As a then-sophomore photography student at RIT, Laura Zigarowicz ’98 (biomedical photographic communications) fondly remembered a brisk October night back in 1996 when she donned a vintage baseball jersey to serve as part of Big Shot No. 10 at the old Silver Stadium in Rochester, N.Y.
“I remember the uniforms being very heavy and kind of itchy,” Zigarowicz recalled. “It was a chilly night, but it was a lot of fun. I wanted to help in any way I could.”
Today, Zigarowicz remains a photography enthusiast and serves at a company with a name synonymous with pictures. She is brand manager at Eastman Kodak Co., whose Kodak Tower on State Street will be the focus of Big Shot No. 32 around 8 p.m. on Sunday, Sept. 18.
Often described as “painting with light,” the Big Shot relies on the participation of volunteers to provide the primary light source for the image while RIT photographers shoot an extended exposure. It’s a signature event for RIT and is led by the School of Photographic Arts and Sciences (SPAS), which is nationally recognized for its degree programs. The first Big Shot photo—Highland Hospital in Rochester— was made in December, 1987.
“I’m really excited to be part of it,” said Zigarowicz, who has participated in a number of Big Shots since graduating from RIT. “Usually I just show up with a flashlight wearing a dark shirt, but to actually be involved with Kodak and getting our employees engaged gives me a new perspective.”
The timing of next month’s Big Shot comes as film is making a comeback, Zigarowicz observed. On the heels of celebrating 50 years of manufacturing Super 8 film, Kodak is launching an “Analog Renaissance” aimed at putting Super 8 cameras into the hands of a new generation of filmmakers as well as meeting the needs of top movie directors, indie filmmakers and others who appreciate the art and craft of filmmaking.
Fittingly, the RIT Big Shot team is planning to employ photographic technologies from past centuries taking this picture, including a camera that will use a wet plate collodion process invented in the 1850s; two cameras that will use dry plate film invented in the late 1880s just like George Eastman himself would have used; and a large format C-41 film camera. Two Nikon D810 digital cameras also will once again be used to record the Big Shot exposure.
“Using so many historic and modern camera and photographic technologies together will be a first for the Big Shot,” said Michael Peres, associate chair of SPAS and one of the Big Shot organizers. “We hope this will really place the emphasis on the subject of photography, Kodak and Rochester.”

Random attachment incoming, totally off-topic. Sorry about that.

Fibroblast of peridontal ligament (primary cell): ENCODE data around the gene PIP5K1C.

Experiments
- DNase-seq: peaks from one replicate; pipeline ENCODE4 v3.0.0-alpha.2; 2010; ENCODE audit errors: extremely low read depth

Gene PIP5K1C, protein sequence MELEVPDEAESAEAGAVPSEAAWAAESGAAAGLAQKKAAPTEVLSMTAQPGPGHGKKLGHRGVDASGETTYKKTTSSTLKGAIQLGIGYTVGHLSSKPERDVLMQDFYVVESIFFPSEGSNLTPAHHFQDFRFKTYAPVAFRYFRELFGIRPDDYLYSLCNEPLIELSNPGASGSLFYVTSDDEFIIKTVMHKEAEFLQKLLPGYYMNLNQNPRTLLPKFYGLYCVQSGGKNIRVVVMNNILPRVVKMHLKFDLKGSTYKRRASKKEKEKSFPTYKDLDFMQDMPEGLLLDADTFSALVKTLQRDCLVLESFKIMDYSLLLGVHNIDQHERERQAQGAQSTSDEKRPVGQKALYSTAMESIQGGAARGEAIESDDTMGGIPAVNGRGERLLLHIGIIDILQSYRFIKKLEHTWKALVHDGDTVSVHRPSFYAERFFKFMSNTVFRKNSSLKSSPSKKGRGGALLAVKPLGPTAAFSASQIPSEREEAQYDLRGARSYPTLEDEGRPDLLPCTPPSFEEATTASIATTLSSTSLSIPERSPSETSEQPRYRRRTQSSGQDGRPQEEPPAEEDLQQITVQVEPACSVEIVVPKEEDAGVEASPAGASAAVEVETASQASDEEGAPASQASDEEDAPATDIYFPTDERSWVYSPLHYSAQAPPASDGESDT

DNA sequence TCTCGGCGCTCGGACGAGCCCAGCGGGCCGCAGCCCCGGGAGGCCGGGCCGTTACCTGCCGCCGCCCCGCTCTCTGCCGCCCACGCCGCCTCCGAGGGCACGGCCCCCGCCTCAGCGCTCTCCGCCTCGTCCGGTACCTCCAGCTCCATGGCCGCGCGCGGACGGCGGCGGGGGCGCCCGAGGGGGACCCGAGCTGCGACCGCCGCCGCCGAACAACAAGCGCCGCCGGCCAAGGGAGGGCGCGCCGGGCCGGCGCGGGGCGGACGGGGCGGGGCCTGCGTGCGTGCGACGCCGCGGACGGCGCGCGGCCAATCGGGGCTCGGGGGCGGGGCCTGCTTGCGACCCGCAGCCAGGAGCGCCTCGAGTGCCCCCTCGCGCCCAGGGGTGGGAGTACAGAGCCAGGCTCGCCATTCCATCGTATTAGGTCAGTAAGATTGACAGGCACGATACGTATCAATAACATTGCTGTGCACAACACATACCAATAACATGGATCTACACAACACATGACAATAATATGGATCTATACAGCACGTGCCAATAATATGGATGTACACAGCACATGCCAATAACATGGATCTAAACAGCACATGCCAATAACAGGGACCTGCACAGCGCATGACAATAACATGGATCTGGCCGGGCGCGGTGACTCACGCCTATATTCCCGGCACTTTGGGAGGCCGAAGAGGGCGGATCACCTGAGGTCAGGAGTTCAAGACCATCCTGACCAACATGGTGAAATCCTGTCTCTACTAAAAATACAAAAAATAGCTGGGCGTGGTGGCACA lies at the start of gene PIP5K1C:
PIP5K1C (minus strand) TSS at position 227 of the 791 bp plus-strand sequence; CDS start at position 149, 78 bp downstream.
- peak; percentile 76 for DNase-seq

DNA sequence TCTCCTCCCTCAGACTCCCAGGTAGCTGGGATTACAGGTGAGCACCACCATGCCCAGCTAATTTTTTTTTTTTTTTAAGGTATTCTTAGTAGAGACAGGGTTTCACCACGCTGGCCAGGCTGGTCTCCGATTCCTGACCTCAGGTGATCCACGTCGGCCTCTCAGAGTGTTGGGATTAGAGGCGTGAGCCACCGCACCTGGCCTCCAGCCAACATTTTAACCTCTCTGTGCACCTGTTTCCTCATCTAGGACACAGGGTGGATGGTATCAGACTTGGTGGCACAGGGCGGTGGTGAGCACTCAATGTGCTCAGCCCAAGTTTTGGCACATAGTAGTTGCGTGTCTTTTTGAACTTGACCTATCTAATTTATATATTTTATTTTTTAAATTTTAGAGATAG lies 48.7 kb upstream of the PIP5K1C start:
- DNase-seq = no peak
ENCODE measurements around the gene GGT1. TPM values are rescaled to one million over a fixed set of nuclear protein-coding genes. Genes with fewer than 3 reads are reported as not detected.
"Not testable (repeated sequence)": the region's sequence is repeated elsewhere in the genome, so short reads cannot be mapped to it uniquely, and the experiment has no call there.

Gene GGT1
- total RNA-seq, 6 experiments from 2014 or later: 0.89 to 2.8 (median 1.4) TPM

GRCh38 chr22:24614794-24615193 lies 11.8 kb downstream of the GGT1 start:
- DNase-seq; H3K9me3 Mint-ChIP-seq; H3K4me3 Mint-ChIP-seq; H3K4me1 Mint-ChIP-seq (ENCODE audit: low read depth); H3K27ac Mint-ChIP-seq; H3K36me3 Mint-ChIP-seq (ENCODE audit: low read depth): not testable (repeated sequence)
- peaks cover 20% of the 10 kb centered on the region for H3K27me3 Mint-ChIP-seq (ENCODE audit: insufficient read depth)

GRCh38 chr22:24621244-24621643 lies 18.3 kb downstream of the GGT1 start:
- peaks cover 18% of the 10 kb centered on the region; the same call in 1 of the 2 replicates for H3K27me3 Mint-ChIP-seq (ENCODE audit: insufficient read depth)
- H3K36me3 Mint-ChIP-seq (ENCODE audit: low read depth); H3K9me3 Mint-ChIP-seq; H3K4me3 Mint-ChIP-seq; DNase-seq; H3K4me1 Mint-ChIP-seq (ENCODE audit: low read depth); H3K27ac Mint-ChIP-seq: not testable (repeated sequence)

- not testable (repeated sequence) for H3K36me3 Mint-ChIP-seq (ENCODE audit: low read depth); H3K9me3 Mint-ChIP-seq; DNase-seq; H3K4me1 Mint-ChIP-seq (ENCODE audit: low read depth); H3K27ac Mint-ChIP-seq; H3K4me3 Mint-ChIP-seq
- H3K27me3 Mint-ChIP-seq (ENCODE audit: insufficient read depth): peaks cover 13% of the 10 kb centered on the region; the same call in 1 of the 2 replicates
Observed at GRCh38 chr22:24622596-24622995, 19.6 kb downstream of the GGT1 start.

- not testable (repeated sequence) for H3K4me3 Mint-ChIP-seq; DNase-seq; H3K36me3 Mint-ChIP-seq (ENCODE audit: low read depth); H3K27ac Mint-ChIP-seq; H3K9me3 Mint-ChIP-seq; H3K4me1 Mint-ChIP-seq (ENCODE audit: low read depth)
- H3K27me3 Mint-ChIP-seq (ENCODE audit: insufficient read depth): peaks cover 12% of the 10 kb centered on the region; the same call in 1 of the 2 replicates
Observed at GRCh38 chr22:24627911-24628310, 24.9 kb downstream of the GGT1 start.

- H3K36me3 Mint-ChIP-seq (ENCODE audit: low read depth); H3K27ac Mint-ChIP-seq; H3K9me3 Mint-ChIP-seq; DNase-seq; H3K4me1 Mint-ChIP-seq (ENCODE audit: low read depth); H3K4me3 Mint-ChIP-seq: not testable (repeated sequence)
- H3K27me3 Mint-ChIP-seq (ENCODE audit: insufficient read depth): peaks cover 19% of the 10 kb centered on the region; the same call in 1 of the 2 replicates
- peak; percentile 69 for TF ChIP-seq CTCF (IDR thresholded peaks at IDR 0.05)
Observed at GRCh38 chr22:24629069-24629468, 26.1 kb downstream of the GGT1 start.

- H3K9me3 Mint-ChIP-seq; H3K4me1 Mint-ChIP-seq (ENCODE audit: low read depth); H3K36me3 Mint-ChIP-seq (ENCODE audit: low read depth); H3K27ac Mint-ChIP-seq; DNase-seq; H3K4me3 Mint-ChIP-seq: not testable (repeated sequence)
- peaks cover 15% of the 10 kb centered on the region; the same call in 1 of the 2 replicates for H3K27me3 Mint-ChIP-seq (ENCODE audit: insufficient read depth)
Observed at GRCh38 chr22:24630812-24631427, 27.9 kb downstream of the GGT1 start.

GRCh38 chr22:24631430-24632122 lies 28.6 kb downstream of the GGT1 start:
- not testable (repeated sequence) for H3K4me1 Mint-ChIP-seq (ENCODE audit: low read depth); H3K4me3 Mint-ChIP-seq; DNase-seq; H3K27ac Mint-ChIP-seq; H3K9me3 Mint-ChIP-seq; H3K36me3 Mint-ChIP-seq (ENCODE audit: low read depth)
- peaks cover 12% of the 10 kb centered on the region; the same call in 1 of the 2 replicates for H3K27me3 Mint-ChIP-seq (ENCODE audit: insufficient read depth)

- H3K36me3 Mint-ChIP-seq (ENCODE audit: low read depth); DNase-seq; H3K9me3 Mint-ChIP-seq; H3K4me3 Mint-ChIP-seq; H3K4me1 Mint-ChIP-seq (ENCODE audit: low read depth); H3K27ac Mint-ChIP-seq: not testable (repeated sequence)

Peres noted that the sheer height of the Big Shot subject will provide a unique test for the photo team. “The Kodak Tower is 19 stories high and getting the light all the way to the roof will challenge our team,” Peres said. “We are working on ways to locate specialized Profoto lighting equipment—including powerful battery-operated electronic flash systems—onto the rooftops of other Kodak and adjoining buildings.”
Continuing the Big Shot tradition of serving as a nighttime community photography project, Monroe Community College and the City of Rochester also will play key roles for the event. MCC officials will work with RIT by placing lighting teams inside areas of the complex under renovation as part of the college’s new downtown campus. Meanwhile, city officials will direct M.L. Caccamise Electric Corp. to turn off street lights and redirect traffic as necessary. Many of the lighting teams will be positioned on State Street when the shutter opens, Peres noted.
In the upcoming weeks before the event, the photo team will be busy with countless logistics, including refining the vantage point for the photo and where to situate other lighting teams—all while keeping a wary eye on Rochester’s unpredictable weather.
An alumni gathering is planned for the nearby Genesee Brew House, and the College of Imaging Arts and Sciences is planning to bus students to the event.
“Every project is different; that’s what keeps it fun,” Peres said. “We want this picture to have spirit. We’re hoping for good weather and a big crowd.”
Zigarowicz said she can’t wait for the next Big Shot “Kodak Moment.”
“This will be a feel-good event for our company,” she said. It’s now our turn.”
The RIT Big Shot team is planning to use four photographic technologies from past centuries while taking this picture: wet plate collodion, dry plate and flexible film, color negative film and digital technology.
The Kodak letters will be turned off and on to create the timed exposure needed to maintain image sharpness and serve as an important detail in the photograph.
Since the photo’s subject is the Kodak Tower, keeping light off the adjacent MCC buildings will accentuate the focus on the 19-story edifice.
Street lighting will be temporarily turned off and many of the lighting teams will be positioned along and around State Street when the shutter opens.